My father died over winter break. Though he had been ill for many years, returning to my life as a student was more difficult than I ever imagined. I was forced to reprioritize my commitments to maintain focus on getting through each day -- a difficult task for a chronic workaholic.
Grief is not an emotion I expected to experience in college. I struggled to discuss my feelings with classmates who had never considered their parents' mortality. A friend of mine suggested that I join a bereavement group; oddly enough, his grandfather met a new love interest at a widow support meeting in New York. There was just one small problem -- there were no public or student loss groups within 100 miles of my rural university. I knew that I could not be the only student in this situation (even though it felt like it), so I reached out to my college counseling office. They were happy to accommodate my request, and a handful of students showed up to the first meeting four months ago.
Each week I talk, cry and laugh with people that were strangers until the bereavement group brought us together. While a college therapist sometimes moderates our discussion, most of our time is spent sharing our experiences and offering advice on upcoming challenges. Together we started a list of guidance (below) for others experiencing and witnessing grief in college.
- It gets easier, but not in even increments. Emotions go up and down; sometimes the worst part is months after the actual death. And you won't see these moments coming.
- The smallest (and strangest) things can remind you of your loved one. Just this morning, my father's favorite song, "You Can Call Me Al" by Paul Simon, came on the radio and required a quick re-application of mascara before class.
- You are allowed to keep thinking about the person you lost."Moving on" doesn't mean forgetting all of the memories you shared. It's about managing your thoughts so your life can move forward.
- A strange upside to experiencing something truly terrible is that you have a "Get-out-of-BS" card. If you are not interested in dealing with someone's relationship drama, passive-aggressive Facebook posts or straight-out bad behavior, you are allowed to call him or her on it... and they won't reprimand you for doing so. Don't abuse this card, but allow yourself to reduce unnecessary drama in your life.
- Even if you've never been to a therapist or support group before, it's a valuable experience -- especially if you're worried about overwhelming your friends.
- Don't beat yourself up if you had a bad hour/day/week. You can start fresh tomorrow.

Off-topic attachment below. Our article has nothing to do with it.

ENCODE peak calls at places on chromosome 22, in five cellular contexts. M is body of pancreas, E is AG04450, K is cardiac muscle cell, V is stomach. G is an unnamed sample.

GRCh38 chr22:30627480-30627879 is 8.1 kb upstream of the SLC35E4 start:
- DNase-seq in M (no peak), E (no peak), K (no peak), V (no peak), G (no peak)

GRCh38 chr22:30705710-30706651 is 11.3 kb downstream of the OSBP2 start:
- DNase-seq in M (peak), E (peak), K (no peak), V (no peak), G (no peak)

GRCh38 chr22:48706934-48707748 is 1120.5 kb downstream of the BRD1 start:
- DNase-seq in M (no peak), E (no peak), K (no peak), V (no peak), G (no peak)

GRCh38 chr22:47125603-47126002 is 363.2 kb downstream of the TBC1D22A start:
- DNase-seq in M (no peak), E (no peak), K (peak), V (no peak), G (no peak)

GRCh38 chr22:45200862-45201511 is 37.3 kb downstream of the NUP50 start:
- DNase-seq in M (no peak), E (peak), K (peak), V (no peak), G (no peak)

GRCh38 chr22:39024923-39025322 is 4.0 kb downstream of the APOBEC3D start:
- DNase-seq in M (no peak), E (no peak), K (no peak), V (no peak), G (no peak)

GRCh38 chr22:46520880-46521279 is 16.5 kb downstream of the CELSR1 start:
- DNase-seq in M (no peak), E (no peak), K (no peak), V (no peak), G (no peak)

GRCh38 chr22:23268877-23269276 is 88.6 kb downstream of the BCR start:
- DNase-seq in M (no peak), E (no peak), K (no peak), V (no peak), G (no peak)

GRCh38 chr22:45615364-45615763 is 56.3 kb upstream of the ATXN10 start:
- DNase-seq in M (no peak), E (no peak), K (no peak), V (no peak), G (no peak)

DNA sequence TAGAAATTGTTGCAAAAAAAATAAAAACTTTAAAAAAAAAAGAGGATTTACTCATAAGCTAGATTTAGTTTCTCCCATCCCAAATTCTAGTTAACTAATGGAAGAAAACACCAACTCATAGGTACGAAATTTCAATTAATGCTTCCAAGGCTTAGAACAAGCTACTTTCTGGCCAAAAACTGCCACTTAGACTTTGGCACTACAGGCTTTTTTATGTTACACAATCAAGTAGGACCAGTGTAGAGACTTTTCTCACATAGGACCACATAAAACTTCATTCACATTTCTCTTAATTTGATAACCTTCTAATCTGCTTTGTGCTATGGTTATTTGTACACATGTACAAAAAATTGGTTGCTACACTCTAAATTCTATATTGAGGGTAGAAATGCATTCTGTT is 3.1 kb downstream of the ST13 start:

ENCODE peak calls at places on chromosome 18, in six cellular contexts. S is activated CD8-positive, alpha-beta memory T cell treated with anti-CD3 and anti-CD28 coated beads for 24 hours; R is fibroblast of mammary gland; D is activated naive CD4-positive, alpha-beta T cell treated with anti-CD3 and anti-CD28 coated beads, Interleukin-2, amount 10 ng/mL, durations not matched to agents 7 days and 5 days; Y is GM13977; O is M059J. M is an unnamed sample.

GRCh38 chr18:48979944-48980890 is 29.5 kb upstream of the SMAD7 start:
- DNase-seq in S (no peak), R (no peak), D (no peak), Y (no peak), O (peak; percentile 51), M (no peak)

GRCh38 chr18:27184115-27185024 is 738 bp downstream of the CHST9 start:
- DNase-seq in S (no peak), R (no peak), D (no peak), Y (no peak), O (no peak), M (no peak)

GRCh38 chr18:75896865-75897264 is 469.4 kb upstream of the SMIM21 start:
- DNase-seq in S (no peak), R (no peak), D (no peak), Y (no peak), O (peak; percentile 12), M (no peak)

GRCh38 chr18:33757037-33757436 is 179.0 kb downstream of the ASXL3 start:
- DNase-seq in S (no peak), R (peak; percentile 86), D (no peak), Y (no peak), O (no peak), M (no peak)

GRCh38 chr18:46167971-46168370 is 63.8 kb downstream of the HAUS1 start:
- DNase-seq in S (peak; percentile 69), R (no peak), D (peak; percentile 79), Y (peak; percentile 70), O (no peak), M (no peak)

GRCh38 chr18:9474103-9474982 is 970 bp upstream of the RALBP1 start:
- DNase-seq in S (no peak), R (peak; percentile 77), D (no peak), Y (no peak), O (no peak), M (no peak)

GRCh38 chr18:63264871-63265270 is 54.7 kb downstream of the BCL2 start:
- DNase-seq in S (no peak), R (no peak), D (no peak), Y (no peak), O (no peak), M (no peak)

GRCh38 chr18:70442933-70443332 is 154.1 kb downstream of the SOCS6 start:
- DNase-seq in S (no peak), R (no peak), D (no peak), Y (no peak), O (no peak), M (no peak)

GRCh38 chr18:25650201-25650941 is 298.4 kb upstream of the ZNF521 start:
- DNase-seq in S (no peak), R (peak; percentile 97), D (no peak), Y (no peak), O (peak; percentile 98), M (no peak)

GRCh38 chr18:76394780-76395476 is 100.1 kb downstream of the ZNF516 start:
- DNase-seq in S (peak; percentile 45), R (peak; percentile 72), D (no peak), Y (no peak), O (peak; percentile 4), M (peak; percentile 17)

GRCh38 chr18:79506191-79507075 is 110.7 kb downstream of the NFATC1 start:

- Email some ideas of what you need (a shoulder to cry on, someone to make sure you finished your homework, etc.) to your closest friends. It will help them feel less awkward around you. Feel free to use these tips.
- Don't burn bridges. Dumping people or projects is tempting, but try holding off for a couple months in case you change your mind. Shortly after my dad died I thought about taking a semester off. I stuck with school and now my degree is still on track.
- The pressure is huge to "get over it" and return to normal, but friends don't realize that your version of normal doesn't exist anymore. And what is normal anyway? It's however you need to function until you feel good again.
- Living away from home (sometimes for the first time) makes it hard to spend time and grieve with other family members. Reach out as much as you need to -- even a brief text message that conveys your love can make a huge difference in their day.
- Share happy memories or silly stories that make you think of the person fondly -- particularly when thinking about the actual death. Creating a digital photo album (and printing out a few favorites) offers a better perspective of your time together. Whether or not you share the album is up to you.
- Start a new hobby -- I learned how to cross-stich. Anything from knitting to jogging can help take your mind off of things.
- Be good to yourself. Sleep plenty and eat well. On the same note: don't beat yourself up for less-than-healthy choices -- I became well-acquainted with two new friends, Ben & Jerry.
- If your schedule seems too overwhelming, talk to your professors. Don't feel bad about dropping unnecessary courses.
- Send a card or something physical that we can keep and look back on (and seeing your support in words means a lot).
- Try your hardest to attend the funeral/wake/spreading of the ashes/sitting shiva, even if you don't have a role to play in the process. Your role is your presence.
- Offer to help out behind-the-scenes. Your willingness to pick up Aunt Gertrude from the airport will not go unnoticed. Neither will your initiative to ask about his or her family and how they're doing a few months later.
- Don't stop inviting us to hang out, even if we decline a few times.
- Instead of asking "What can I do for you," (which is nice) think of something yourself, like "Can we get together on Monday afternoons and go to the gym together for the rest of the semester?"
- Don't ignore the grief. Not saying anything is worse than saying something that might be upsetting. Reassure them that you don't mind talking about who they lost and listening to memories or concerns.
- In the same vein -- if your friend doesn't want to talk, don't force them. They'll come to you when they're ready, and that's when you listen and make them lots of tea.
More advice and comments would be greatly appreciated -- feel free to share your experiences in the comments below.